An investigation of the health-promoting practices of Australian universities

Hayden McDonald, Ryan Gould, Deborah Delaney, Nerina Vecchio

Research output: Contribution to journalArticlepeer-review

3 Citations (Scopus)


Introduction: Workplace health promotion programs (WHPPs) are more likely to succeed where design and implementation accounts for the influence of health’s complex, systemic nature. Thus, a greater understanding of how frameworks developed to progress WHPPs are operationalised across different countries and industries is needed. This study investigates health concerns targeted in an underexplored setting—Australian universities, describing how diverse programs are implemented to target different health issues and health risk factors.

Method: Content analysis is used to outline how Australian universities implement WHPPs to target diverse health concerns. Content from 497 website documents is collected and analysed using NVivo software.

Results: A framework for examining diverse WHPPs currently used in practice is developed. Based on this framework, it was evident that Australian universities emphasised initiatives targeting health issues focusing on “mental health” and “diabetes”. Regarding health risk factors, “alcohol and other addictions”, “discrimination and harassment”, and “physical activity” were emphasised. Links between different health concerns targeted and corresponding WHPPs implemented, provide workplaces with a benchmark for designing and implementing programs.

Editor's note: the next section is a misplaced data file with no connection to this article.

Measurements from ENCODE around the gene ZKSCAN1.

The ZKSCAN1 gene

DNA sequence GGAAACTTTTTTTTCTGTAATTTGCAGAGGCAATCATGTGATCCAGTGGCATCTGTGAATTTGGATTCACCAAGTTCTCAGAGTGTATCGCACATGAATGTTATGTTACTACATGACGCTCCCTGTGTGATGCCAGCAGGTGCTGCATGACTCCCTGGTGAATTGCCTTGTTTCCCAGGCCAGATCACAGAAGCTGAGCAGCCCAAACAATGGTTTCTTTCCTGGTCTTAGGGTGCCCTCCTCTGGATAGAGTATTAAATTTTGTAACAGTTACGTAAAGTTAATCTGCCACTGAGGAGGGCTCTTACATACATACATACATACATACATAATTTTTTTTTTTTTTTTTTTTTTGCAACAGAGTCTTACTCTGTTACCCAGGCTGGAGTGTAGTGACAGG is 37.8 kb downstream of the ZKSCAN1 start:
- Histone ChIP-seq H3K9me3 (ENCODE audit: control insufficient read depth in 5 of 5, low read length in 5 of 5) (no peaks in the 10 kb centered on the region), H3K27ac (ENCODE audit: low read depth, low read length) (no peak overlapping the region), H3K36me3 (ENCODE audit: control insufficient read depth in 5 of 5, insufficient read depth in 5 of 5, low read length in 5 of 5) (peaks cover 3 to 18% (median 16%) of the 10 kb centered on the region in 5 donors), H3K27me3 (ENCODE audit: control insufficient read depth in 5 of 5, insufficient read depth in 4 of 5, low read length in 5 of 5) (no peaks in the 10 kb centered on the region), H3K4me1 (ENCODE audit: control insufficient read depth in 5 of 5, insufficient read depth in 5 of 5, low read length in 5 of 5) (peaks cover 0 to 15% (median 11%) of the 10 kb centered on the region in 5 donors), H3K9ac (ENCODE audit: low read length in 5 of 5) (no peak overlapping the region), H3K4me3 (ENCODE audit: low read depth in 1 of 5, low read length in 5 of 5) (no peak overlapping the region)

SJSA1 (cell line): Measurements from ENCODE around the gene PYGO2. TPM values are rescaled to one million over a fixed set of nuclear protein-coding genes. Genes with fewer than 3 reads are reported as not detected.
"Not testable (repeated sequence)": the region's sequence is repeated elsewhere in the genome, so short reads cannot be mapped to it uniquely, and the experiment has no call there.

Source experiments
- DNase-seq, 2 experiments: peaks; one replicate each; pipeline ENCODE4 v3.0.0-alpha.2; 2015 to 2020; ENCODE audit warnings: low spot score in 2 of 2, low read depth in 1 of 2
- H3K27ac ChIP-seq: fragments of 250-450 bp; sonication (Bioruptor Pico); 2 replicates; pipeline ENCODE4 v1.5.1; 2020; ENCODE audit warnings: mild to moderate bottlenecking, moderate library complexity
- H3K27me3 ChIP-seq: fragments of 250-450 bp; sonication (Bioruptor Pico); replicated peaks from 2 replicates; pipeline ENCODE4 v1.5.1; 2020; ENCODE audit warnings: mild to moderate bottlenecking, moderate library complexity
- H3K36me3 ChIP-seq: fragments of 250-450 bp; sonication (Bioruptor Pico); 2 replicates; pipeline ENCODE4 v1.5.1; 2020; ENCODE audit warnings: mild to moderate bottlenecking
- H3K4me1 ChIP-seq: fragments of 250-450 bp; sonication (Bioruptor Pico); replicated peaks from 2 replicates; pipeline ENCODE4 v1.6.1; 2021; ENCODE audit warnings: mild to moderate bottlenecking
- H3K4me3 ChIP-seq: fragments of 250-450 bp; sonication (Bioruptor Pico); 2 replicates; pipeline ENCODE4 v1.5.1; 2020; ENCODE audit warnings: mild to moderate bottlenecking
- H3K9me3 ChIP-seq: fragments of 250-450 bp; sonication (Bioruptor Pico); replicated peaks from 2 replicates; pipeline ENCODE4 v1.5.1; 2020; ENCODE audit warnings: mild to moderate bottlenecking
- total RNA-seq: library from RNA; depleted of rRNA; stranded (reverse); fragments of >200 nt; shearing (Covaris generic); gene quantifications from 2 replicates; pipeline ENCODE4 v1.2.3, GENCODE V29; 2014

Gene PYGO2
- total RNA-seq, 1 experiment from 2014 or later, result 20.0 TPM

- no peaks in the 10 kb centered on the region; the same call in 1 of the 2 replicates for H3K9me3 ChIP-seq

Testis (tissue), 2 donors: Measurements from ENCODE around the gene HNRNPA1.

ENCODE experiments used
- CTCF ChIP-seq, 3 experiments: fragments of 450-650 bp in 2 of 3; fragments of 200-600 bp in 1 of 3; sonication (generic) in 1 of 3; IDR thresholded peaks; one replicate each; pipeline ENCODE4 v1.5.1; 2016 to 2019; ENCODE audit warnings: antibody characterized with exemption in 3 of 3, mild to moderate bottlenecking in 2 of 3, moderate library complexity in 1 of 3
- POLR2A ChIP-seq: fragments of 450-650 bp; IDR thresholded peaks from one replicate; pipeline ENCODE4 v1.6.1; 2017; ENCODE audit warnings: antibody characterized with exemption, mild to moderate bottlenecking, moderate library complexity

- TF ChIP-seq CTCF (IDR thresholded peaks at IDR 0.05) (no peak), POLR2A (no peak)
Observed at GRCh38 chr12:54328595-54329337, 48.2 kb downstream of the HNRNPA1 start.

Discussion and conclusion: University WHPPs targeted a diverse range of health concerns when enough legal and political motivations to do so existed. These findings about the motivations for improving employee health indicate a potential gap between health promotion benefits reported in literature and the appreciation for these benefits in practice.
Original languageEnglish
Article numberdaab004
Pages (from-to)1
Number of pages14
JournalHealth Promotion International
Publication statusPublished - 12 Feb 2021


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